“The deliberate blocking of the Philippine government ships to deliver food and supplies to our military personnel on board the BRP Sierra Madre is a blatant disregard for, and a clear violation of, Philippine sovereign rights in this part of the West Philippine Sea,” the PCG said.
“The PCG will continue to exercise due diligence in protecting the country’s territorial integrity against foreign aggression,” vowed Commandant Artemio Abu.
Chinese Foreign Ministry spokesman Wang Wenbin responded on Monday by accusing the Philippine ship of “trespassing” and insisting the Chinese Coast Guard acted “professionally and with restraint.”
Wang falsely stated that the area belongs to China – the very claim that was struck down by international courts in 2016 – and then incorrectly stated China’s actions to drive away Philippine ships were consistent with the U.N. Convention on the Law of the Sea.
Wang pointedly refused to discuss the professional and restrained Chinese troops blinding the Philippine crew with a military laser. Chinese forces have used lasers against American and Australian crews on numerous occasions over the past four years, including attacks that could seriously endanger the pilots of aircraft struck by high-intensity laser light.
“We hope the Philippines will earnestly respect China’s territorial sovereignty and maritime rights and interests in the South China Sea and avoid any actions that may lead to the expansion of the dispute and complication of the situation,” Wang said.
Philippine President Marcos, Jr. said on Sunday that he was open to the possibility of signing a Visiting Forces Agreement (VFA) with Japan, similar to the one his government renewed and expanded with the United States at the beginning of February. Under the Philippine constitution, foreign forces cannot establish permanent bases on Philippine soil, but they can be granted extensive access to Philippine facilities as “visitors.”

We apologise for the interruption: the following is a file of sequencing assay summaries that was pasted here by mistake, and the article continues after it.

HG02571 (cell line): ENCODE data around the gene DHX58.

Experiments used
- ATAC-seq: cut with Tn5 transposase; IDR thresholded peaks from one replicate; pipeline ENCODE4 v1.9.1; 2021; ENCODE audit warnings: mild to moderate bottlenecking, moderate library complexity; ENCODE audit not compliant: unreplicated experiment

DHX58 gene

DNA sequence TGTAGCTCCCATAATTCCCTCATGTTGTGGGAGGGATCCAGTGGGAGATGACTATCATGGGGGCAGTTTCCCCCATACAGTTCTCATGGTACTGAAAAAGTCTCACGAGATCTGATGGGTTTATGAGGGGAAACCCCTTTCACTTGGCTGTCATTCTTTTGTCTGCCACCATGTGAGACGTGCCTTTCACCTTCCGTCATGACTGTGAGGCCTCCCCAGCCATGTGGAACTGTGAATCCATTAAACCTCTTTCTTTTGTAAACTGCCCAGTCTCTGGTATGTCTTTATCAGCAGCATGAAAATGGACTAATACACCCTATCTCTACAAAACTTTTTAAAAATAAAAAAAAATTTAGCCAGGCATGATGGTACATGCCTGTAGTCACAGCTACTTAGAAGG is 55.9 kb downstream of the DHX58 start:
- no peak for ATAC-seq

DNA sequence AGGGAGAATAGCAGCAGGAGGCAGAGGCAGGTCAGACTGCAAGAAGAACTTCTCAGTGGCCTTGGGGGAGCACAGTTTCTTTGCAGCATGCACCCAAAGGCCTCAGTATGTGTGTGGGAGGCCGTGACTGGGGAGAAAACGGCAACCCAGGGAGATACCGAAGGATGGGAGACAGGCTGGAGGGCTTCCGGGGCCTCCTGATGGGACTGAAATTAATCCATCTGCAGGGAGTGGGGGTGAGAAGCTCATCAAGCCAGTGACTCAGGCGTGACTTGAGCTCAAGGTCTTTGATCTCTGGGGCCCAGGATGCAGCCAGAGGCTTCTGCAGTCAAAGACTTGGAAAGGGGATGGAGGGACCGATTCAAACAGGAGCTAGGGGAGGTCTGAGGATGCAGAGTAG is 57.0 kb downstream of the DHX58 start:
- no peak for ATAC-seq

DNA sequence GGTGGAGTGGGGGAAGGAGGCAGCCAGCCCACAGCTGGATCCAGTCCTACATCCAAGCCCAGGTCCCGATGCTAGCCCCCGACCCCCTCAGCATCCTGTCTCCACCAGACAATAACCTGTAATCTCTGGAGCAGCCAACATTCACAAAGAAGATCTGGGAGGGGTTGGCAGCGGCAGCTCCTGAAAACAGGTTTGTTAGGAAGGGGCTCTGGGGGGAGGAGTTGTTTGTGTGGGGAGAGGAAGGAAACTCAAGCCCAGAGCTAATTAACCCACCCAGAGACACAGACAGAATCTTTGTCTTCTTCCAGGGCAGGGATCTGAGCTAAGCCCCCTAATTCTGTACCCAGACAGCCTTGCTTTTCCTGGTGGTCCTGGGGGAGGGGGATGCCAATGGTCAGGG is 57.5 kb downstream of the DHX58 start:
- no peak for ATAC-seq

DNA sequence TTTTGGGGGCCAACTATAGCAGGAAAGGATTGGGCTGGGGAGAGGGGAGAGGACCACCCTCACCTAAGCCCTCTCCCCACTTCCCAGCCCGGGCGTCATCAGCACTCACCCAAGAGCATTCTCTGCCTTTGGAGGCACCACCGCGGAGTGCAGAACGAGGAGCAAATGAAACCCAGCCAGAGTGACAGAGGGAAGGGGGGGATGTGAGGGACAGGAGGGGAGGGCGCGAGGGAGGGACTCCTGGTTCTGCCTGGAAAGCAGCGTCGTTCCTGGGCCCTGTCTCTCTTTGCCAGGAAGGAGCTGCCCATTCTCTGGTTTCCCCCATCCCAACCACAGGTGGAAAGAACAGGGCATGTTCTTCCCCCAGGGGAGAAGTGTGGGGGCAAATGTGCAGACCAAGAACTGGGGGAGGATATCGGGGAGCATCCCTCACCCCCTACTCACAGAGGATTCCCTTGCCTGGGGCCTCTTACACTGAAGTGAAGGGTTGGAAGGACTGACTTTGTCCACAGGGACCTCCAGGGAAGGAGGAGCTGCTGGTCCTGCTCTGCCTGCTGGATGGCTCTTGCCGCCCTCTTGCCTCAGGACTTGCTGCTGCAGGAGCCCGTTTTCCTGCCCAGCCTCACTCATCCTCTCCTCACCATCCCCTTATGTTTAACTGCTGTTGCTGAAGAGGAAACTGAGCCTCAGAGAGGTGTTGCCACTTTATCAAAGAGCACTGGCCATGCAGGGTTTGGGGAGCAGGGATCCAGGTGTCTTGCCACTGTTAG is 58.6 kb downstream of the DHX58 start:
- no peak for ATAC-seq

Marcos Jr., who paid a visit to Tokyo last week and met with Japanese Prime Minister Kishida Fumio, said a VFA with Japan is “certainly under study.”
“I think it really is just a progression of what has already been happening. So we are just intensifying our joint exercises. And Japan has provided a lot of materials for us in the Philippines to be able to safeguard our territorial waters – vessels, equipment and communications,” he said.
“Perhaps because, shall we say, the temperature in the region has slowly ratcheted up, we have to also, as a response, be more judicious in making sure that we are defending properly our sovereign territory,” he suggested.
Marcos, Jr. said it was important for the Philippines to work with Japan and other regional allies to ensure “continuing safe passage” across the South China Sea, without taking “grand steps” that might provoke Beijing.
“We have to be very careful not to be provocative. We must continue to remember that Philippine foreign policy is a relatively simple one. It is a commitment to peace, and we are guided by our national interest,” he said.